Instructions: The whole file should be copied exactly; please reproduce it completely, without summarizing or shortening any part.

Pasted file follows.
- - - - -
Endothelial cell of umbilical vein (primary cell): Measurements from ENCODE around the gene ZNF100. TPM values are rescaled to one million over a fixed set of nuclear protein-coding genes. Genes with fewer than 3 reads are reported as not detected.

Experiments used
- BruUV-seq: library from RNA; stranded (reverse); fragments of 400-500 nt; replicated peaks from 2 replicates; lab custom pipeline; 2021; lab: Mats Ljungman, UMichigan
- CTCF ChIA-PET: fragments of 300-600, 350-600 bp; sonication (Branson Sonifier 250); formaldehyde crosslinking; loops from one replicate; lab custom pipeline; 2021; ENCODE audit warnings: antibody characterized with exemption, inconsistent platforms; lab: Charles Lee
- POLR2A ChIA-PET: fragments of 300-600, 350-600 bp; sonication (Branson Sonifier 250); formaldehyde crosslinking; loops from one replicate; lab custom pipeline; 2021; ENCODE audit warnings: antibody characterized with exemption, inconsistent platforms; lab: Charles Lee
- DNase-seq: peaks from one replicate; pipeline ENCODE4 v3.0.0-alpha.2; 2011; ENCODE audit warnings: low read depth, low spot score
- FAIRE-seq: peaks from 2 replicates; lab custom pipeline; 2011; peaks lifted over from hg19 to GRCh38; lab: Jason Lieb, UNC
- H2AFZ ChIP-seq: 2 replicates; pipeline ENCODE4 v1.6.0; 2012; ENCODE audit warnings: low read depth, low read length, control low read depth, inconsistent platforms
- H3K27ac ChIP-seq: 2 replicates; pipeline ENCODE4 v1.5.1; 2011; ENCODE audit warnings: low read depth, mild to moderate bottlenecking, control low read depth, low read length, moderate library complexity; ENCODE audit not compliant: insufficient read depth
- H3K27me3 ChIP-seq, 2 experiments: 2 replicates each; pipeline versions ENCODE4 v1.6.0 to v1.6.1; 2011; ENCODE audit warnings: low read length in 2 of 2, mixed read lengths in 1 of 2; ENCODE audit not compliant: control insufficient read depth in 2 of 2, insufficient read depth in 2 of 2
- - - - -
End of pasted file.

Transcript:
Endothelial cell of umbilical vein (primary cell): Measurements from ENCODE around the gene ZNF100. TPM values are rescaled to one million over a fixed set of nuclear protein-coding genes. Genes with fewer than 3 reads are reported as not detected.

Experiments used
- BruUV-seq: library from RNA; stranded (reverse); fragments of 400-500 nt; replicated peaks from 2 replicates; lab custom pipeline; 2021; lab: Mats Ljungman, UMichigan
- CTCF ChIA-PET: fragments of 300-600, 350-600 bp; sonication (Branson Sonifier 250); formaldehyde crosslinking; loops from one replicate; lab custom pipeline; 2021; ENCODE audit warnings: antibody characterized with exemption, inconsistent platforms; lab: Charles Lee
- POLR2A ChIA-PET: fragments of 300-600, 350-600 bp; sonication (Branson Sonifier 250); formaldehyde crosslinking; loops from one replicate; lab custom pipeline; 2021; ENCODE audit warnings: antibody characterized with exemption, inconsistent platforms; lab: Charles Lee
- DNase-seq: peaks from one replicate; pipeline ENCODE4 v3.0.0-alpha.2; 2011; ENCODE audit warnings: low read depth, low spot score
- FAIRE-seq: peaks from 2 replicates; lab custom pipeline; 2011; peaks lifted over from hg19 to GRCh38; lab: Jason Lieb, UNC
- H2AFZ ChIP-seq: 2 replicates; pipeline ENCODE4 v1.6.0; 2012; ENCODE audit warnings: low read depth, low read length, control low read depth, inconsistent platforms
- H3K27ac ChIP-seq: 2 replicates; pipeline ENCODE4 v1.5.1; 2011; ENCODE audit warnings: low read depth, mild to moderate bottlenecking, control low read depth, low read length, moderate library complexity; ENCODE audit not compliant: insufficient read depth
- H3K27me3 ChIP-seq, 2 experiments: 2 replicates each; pipeline versions ENCODE4 v1.6.0 to v1.6.1; 2011; ENCODE audit warnings: low read length in 2 of 2, mixed read lengths in 1 of 2; ENCODE audit not compliant: control insufficient read depth in 2 of 2, insufficient read depth in 2 of 2